Although it is not widely used by most of the modern world, the term “asp” once referred generically to poisonous snakes, although some people associate asps with cobras in particular. The word often appears in old literature, in places ranging from the plays of William Shakespeare to Victorian novels. In modern literature, the word is usually used poetically, rather than taxonomically.
The word is derived from the Greek aspis, which was used to refer to any poisonous snake from Africa, Europe, or Asia. The Greeks both revered and feared the asp, recognizing the power of the snake in numerous religious statues, songs, and other artworks. Egypt and Rome did as well, as archaeological digs have proved. One of the most famous and enduring images of the Ancient world, the Minoan snake goddess unearthed on Crete, holds snakes which may be asps in both of her hands.
Both cobras and vipers were encountered by people in the Ancient world and referred to as asps. The snakes were used to execute criminals of high social rank, since a snake bite seemed to confer a dignified death. Asps were also worshiped in temples set aside for them, and they still are in many parts of Southeast Asia. In Egypt, the cobra was used as a symbol of royalty, and it is believed that Cleopatra VII of Egypt committed suicide with the assistance of an asp.
One type of asp is the cobra. Cobras are distinguished by their large, flattened hoods, which can be extended to make the snakes appear more threatening. Cobras are in the genus Naja, and they can be found in both Asia and Africa. The forbidding and majestic appearance of the cobra generated a great deal of religious art, as well as a healthy dose of respect, since the venomous snakes have highly toxic bites.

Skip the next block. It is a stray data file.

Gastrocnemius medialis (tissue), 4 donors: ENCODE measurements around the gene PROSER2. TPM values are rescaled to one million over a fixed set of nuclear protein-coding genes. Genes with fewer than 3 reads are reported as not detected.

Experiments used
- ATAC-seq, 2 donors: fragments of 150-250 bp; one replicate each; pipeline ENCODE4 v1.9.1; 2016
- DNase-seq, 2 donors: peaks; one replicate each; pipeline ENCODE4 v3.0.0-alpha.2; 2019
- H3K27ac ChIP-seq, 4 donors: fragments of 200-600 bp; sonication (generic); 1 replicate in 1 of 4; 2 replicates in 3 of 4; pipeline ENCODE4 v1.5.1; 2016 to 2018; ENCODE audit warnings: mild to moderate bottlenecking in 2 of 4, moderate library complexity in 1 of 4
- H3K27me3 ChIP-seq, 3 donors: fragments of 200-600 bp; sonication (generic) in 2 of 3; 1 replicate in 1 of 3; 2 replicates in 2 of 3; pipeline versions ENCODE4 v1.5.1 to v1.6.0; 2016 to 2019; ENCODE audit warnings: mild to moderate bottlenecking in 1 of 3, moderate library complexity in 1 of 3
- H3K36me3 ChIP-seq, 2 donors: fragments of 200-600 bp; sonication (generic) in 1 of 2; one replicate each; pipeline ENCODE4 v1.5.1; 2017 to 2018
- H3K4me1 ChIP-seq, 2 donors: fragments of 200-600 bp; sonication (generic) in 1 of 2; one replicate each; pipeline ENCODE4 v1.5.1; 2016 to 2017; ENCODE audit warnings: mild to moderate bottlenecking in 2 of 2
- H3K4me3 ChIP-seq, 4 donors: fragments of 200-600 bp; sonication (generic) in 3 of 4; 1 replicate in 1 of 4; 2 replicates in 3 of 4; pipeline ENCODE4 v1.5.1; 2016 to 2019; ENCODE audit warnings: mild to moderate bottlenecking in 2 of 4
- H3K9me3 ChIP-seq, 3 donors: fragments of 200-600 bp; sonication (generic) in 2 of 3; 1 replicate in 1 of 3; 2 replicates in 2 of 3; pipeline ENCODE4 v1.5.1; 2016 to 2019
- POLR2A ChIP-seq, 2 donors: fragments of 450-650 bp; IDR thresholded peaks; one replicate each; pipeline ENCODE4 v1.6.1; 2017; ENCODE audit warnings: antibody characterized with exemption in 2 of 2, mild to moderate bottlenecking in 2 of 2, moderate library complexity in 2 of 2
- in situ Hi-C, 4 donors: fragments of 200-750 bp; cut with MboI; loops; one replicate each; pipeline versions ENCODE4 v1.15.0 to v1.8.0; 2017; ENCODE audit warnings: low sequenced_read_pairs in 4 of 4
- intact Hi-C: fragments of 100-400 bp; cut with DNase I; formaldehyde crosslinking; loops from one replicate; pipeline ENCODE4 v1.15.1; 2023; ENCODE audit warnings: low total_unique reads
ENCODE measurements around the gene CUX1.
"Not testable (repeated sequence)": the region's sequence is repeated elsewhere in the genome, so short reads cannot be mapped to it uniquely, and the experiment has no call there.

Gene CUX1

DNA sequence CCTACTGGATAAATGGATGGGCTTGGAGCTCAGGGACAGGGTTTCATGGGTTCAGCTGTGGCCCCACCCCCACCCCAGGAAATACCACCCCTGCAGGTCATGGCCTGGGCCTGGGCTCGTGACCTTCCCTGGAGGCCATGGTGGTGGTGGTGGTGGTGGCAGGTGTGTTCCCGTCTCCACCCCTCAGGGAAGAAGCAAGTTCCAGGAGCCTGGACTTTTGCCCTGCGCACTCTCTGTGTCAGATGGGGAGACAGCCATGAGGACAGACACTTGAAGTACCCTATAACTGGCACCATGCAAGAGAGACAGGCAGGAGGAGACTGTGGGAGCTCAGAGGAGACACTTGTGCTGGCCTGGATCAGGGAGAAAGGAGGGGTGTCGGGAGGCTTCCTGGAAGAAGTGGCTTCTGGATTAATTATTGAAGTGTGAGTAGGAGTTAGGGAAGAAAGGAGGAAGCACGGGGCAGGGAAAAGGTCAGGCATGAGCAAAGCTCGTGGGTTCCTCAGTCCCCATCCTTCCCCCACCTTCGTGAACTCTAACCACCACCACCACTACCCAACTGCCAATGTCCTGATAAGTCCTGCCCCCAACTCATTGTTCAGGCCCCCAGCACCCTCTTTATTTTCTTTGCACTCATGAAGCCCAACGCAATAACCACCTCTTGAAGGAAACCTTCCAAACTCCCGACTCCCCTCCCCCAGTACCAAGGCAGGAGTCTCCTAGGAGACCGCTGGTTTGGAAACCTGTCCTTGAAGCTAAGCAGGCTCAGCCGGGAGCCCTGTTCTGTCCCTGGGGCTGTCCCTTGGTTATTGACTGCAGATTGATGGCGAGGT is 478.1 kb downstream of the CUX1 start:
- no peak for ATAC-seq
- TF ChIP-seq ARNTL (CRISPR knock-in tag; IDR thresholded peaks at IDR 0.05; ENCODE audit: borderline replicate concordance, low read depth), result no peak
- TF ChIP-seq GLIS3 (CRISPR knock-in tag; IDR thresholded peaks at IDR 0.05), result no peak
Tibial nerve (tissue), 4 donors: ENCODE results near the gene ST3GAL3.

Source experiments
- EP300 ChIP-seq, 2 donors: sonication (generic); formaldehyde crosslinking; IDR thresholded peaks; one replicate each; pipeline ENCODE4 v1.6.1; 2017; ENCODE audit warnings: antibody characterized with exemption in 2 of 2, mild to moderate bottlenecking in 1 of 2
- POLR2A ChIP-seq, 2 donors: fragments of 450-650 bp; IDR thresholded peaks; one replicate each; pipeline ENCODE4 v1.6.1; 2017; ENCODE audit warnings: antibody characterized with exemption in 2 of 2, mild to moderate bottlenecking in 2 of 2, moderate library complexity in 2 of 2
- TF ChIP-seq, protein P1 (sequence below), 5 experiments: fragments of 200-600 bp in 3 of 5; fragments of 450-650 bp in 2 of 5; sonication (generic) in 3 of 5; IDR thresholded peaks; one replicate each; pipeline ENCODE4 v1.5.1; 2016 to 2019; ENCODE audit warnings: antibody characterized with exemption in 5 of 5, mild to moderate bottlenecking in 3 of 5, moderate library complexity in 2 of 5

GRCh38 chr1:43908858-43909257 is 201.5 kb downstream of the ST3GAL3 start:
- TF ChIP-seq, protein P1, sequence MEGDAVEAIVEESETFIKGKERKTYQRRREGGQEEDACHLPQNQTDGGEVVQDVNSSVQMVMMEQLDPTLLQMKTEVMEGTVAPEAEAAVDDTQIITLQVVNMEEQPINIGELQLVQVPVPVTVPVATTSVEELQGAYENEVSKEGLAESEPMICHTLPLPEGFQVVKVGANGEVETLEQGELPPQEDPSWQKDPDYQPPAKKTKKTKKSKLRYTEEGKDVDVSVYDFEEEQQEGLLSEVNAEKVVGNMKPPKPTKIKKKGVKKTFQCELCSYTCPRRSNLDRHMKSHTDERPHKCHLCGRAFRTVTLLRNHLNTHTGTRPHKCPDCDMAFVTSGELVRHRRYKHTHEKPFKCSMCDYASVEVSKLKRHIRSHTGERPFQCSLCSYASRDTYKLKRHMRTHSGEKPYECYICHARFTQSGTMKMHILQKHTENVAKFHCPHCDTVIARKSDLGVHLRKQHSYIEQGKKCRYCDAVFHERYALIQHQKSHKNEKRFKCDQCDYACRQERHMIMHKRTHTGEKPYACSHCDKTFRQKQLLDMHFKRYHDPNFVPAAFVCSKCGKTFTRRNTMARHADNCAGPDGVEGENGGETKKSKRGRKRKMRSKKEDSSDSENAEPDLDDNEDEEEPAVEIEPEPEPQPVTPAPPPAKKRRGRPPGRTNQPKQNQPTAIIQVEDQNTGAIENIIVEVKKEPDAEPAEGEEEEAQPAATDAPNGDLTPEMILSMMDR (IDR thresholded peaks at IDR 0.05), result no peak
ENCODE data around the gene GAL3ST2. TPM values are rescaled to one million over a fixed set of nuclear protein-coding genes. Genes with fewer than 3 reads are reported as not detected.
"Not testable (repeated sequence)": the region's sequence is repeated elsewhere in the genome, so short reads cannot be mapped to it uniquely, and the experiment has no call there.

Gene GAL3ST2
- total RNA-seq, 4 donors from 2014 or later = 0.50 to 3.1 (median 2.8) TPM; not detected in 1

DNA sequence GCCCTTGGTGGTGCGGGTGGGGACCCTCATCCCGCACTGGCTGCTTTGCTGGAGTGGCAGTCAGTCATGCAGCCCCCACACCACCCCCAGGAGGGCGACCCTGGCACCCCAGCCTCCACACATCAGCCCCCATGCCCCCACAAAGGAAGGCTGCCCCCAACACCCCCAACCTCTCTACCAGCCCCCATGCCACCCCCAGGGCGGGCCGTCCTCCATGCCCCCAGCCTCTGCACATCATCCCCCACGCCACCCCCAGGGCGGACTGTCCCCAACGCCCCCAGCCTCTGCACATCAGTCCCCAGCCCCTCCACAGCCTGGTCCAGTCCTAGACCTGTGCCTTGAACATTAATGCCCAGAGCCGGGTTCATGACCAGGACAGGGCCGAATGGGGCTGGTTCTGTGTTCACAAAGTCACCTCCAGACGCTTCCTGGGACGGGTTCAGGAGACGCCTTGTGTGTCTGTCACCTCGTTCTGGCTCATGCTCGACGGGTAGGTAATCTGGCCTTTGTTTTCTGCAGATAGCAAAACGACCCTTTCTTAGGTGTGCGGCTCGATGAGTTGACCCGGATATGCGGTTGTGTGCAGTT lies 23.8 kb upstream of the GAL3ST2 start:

Vipers were also considered asps. The family Viperidae encompasses a large number of snakes, which are also known as adders. Vipers have heavy bodies and hollowed fangs which can deliver a lethal dose of venom. Most vipers also have distinctive triangular shaped heads, due to the structure of their jaws and fangs.
Since “asp” encompasses many snakes, the term is not widely used by biologists. Should you be unfortunate enough to encounter an asp, you should absent yourself from the premises as discreetly and quickly as possible, rather than inquiring about the taxonomic details of the particular asp you are dealing with. The asp will probably be as alarmed to see you as you are to see it, and the two of you should be able to part ways peaceably. If you are traveling to an area where venomous snakes are common, protect yourself by wearing heavy clothing and footwear, as well as keeping an eye on where you are going.